How To Do A Reverse Plank For Better Back Strength

You'll feel the burn in your entire backside.

How to do a reverse plank for stronger posterior chain muscles.
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If you can do a regular plank, it stands to reason you should be able to flip it over and reverse it. But the moment you attempt it, it becomes clear that reverse planks are a whole different ballgame.

Out of all the plank variations that exist, learning how to do a reverse plank is notoriously on the more difficult end of the spectrum. And that’s because the exercise activates the muscles throughout your entire body. “Unlike a traditional plank, reverse planks target your posterior muscles, aka the muscles along the backline of your body, including your lower back, glutes, hamstrings, and abdominals,” Paige Willis, RYT 200, a power vinyasa yoga teacher, tells Bustle. They also hit your arms, wrists, and legs in a way you might not be used to, while also opening the front of your body, says Willis.

Of course, the fact that this exercise is challenging is all the more reason to try it more often. When you do a reverse plank, you’re activating those under-used muscles (versus the anterior muscles, like the quads and lats), which helps to ensure your body stays balanced. “It's a solid counter exercise for people who give planks and push-ups a lot more love in their workout routine,” Willis says. “In this case, a reverse plank can help prevent muscle imbalances by shifting the focus of strength from your front body to your back body.”

Reverse planks can also help combat rounded shoulders, an all-too-common body ailment that happens when you’re hunched over a computer all day (and leads to poor posture and neck and shoulder pain). “Some people are extra-tight in their shoulders and struggle with the [reverse plank] stretch, and that’s why it’s beneficial to do,” says Sarah James, Pilates instructor and founder of Pilates by Sarah James. And since your hands are facing your feet in the reverse position, your wrists are also getting a great stretch. So, while the move is technically a strength exercise, the reverse plank doubles as a stretch, all while testing your stability as you hold your body in the position.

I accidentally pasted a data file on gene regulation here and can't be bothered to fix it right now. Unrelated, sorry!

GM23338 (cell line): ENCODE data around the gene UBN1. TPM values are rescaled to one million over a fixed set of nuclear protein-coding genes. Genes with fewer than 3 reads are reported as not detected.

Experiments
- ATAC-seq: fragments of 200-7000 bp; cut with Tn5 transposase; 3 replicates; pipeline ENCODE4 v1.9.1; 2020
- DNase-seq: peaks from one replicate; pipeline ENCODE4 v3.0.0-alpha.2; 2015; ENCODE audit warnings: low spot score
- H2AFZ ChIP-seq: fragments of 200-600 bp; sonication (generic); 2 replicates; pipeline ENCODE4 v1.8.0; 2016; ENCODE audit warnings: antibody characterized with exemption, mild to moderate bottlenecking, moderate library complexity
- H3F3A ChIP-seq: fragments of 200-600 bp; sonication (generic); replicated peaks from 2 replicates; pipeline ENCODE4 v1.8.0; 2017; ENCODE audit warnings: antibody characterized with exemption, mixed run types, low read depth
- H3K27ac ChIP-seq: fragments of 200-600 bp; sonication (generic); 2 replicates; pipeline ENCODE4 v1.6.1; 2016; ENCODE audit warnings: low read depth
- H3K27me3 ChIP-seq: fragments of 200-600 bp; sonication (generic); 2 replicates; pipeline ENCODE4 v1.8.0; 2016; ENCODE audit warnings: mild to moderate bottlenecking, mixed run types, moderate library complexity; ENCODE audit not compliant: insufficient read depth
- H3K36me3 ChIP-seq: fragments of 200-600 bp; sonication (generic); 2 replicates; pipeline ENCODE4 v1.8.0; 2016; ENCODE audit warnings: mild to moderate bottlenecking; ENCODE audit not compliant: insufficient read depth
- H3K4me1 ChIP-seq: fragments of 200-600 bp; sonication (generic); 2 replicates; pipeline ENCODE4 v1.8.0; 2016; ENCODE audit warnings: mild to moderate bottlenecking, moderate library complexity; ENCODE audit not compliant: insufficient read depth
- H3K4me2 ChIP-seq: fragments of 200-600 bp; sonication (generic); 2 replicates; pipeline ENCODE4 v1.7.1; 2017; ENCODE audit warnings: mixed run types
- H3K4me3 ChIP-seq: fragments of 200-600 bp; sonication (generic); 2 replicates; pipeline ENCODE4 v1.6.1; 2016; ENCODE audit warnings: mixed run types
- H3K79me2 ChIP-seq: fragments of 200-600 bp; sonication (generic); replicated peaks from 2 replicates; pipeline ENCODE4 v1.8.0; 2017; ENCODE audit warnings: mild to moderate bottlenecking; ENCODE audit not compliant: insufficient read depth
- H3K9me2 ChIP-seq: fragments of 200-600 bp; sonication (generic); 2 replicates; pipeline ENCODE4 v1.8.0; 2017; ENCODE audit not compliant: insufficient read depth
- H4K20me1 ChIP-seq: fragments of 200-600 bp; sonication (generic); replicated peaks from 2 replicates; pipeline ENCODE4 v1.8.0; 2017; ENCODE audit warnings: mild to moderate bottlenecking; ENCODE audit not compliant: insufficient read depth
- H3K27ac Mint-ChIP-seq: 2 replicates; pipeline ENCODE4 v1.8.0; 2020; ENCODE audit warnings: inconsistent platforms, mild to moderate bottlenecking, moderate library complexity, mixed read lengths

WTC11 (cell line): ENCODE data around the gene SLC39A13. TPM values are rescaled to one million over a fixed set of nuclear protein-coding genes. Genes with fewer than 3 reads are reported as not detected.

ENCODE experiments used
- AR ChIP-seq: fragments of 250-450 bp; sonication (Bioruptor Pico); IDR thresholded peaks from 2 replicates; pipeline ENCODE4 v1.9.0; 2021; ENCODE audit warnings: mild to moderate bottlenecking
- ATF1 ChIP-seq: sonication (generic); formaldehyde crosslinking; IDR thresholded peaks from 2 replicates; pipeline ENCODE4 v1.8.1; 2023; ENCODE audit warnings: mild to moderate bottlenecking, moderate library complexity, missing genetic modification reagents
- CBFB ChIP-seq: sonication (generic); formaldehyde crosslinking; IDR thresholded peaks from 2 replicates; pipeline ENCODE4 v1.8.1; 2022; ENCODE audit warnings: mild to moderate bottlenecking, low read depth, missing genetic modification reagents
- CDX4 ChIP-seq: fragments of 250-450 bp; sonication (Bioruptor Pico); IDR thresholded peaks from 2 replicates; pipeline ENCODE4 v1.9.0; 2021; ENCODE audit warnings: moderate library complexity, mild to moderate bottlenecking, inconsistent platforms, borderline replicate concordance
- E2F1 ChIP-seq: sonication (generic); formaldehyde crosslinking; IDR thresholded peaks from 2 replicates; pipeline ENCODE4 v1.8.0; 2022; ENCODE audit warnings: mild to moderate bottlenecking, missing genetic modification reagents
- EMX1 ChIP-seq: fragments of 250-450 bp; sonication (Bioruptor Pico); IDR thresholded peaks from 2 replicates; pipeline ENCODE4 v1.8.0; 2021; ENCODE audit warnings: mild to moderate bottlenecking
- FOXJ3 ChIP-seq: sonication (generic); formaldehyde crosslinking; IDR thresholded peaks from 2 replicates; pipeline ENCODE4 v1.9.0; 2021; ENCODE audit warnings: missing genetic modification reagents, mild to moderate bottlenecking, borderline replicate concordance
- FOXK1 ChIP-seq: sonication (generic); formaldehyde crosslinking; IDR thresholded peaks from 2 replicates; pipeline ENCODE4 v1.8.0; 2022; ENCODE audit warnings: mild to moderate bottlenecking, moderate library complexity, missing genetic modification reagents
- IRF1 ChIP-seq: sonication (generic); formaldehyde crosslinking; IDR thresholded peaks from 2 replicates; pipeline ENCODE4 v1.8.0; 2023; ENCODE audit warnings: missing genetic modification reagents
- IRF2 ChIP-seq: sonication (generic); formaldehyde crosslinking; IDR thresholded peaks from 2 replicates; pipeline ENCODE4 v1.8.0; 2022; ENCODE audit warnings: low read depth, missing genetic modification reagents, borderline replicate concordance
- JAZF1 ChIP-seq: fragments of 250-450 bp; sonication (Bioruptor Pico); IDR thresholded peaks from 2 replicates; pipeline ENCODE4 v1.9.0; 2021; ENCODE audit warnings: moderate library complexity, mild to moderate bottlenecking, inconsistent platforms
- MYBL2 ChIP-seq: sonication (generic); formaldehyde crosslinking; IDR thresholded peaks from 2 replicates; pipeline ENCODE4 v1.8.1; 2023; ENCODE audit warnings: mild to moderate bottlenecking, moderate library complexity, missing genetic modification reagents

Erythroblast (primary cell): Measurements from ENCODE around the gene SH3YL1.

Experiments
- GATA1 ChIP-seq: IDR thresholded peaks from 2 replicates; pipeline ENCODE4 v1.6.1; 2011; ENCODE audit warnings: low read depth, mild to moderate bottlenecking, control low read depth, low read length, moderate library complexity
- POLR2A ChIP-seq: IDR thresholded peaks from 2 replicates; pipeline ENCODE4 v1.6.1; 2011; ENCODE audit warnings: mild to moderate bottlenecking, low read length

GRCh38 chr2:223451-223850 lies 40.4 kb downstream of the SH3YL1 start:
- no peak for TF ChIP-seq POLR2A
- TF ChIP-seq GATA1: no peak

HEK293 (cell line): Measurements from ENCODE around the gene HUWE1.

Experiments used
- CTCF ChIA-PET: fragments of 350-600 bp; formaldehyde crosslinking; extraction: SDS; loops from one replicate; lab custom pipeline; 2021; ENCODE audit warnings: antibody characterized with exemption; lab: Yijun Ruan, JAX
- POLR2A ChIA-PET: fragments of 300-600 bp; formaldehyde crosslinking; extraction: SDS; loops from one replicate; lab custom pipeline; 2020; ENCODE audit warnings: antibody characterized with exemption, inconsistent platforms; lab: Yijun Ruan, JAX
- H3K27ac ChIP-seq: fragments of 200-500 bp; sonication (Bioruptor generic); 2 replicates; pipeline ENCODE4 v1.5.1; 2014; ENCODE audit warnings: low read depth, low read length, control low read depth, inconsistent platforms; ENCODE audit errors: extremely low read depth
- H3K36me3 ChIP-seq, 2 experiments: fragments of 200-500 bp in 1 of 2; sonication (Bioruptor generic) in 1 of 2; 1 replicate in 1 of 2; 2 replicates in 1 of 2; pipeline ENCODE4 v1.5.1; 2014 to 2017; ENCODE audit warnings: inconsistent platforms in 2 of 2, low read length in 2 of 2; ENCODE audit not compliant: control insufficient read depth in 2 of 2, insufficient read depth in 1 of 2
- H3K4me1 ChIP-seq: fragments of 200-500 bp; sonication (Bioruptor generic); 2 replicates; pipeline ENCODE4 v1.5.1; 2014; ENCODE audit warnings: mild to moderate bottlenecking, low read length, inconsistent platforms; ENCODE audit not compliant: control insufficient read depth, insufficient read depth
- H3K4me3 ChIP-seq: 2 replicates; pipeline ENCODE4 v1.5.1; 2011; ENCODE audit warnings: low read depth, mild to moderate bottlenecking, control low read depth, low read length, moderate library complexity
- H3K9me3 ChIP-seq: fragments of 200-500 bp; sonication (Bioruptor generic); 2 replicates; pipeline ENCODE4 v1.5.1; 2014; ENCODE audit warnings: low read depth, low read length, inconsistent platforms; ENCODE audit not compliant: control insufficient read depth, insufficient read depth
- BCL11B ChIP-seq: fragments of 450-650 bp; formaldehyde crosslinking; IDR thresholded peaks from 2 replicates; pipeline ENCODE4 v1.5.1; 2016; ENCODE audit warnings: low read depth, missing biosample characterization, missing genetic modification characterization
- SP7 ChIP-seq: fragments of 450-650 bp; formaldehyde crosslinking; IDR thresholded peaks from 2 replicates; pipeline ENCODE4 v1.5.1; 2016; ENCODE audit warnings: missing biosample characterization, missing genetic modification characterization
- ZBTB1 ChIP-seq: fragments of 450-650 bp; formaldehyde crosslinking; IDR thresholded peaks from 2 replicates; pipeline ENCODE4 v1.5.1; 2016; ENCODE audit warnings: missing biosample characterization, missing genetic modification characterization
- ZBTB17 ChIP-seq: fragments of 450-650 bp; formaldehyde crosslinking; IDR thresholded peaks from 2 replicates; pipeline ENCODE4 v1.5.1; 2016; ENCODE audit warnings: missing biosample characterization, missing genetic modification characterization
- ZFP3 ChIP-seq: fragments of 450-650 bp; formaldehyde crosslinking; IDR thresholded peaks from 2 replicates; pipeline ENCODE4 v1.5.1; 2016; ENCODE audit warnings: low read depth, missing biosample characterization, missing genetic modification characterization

To get the most benefit from a reverse plank, try to hold it for 30 seconds and work your way up to one to two minutes. “If you want more after that, add in a few more reps at 30-second intervals,” Willis recommends. Just be easy on yourself in the process. “As with any exercise, you can't expect immediate results,” she adds. “If you incorporate the reverse plank into your workout regimen, you'll start to notice increased strength in your posterior muscles after a couple of weeks of consistency.” Read on for how to do it properly so you can reap the most benefits.

How To Do A Reverse Plank

Here’s how to do a perfect reverse plank, according to Willis.

- Sit on the floor with your legs extended out in front of you.

- Place your palms on the floor slightly behind your hips.

- Face your fingertips toward your feet.

- Press into your palms as you lift your lower body up toward the ceiling.

- Create a long, straight line from your heels all the way to the top of your head as you gaze up at the ceiling.

- If you can, point your toes.

- Squeeze your legs in toward each other for better balance.

- Remember to breathe as you hold for 30 seconds.

Willis notes that this pose requires a lot of strength from your arms and wrists, so if you feel pain or discomfort in those areas, modify by lowering onto your elbows for a reverse forearm plank.

Studies referenced:

Ko, M. (2018). Comparison of the effects of different core exercise on muscle activity and thickness in healthy young adults. Physical Therapy Rehabilitation Science.


Paige Willis, RYT 200, power vinyasa yoga teacher

Sarah James, Pilates instructor and founder of Pilates by Sarah James